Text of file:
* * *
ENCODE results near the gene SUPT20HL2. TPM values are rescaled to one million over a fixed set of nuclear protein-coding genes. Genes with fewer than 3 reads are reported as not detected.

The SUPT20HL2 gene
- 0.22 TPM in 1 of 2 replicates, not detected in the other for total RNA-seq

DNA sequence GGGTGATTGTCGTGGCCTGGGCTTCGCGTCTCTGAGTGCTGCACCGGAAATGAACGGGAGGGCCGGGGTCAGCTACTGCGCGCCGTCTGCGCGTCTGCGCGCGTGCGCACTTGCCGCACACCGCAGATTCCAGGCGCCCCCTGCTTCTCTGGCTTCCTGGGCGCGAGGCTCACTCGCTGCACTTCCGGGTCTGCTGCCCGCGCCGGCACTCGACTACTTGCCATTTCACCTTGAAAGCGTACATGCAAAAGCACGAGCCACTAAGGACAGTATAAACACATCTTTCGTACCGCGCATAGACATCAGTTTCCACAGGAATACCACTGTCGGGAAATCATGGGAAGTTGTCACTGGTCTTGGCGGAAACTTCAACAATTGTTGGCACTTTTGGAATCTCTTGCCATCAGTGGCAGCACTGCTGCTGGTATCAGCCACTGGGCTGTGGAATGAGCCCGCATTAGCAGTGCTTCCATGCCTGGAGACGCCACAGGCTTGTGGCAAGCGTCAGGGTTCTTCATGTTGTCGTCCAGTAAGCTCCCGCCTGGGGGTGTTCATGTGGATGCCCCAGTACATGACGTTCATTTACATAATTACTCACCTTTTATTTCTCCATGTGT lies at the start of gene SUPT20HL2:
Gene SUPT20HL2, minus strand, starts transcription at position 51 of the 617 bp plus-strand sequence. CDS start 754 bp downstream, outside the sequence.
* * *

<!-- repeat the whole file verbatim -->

ENCODE results near the gene SUPT20HL2. TPM values are rescaled to one million over a fixed set of nuclear protein-coding genes. Genes with fewer than 3 reads are reported as not detected.

The SUPT20HL2 gene
- 0.22 TPM in 1 of 2 replicates, not detected in the other for total RNA-seq

DNA sequence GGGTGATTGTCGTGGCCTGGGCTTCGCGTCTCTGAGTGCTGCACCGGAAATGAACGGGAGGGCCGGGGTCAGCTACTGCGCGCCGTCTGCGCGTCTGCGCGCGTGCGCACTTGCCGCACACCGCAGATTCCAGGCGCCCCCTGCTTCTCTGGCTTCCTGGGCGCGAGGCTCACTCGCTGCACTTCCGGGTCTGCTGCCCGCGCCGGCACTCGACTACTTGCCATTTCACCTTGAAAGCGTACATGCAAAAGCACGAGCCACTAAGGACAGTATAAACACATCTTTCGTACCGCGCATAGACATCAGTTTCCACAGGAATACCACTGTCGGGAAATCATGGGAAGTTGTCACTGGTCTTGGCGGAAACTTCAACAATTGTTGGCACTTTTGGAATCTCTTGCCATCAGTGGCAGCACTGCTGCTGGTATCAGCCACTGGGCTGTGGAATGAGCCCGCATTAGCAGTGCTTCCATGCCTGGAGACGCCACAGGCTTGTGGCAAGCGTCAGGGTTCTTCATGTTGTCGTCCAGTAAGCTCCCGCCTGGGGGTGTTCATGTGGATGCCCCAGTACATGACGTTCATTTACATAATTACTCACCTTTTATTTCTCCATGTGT lies at the start of gene SUPT20HL2:
Gene SUPT20HL2, minus strand, starts transcription at position 51 of the 617 bp plus-strand sequence. CDS start 754 bp downstream, outside the sequence.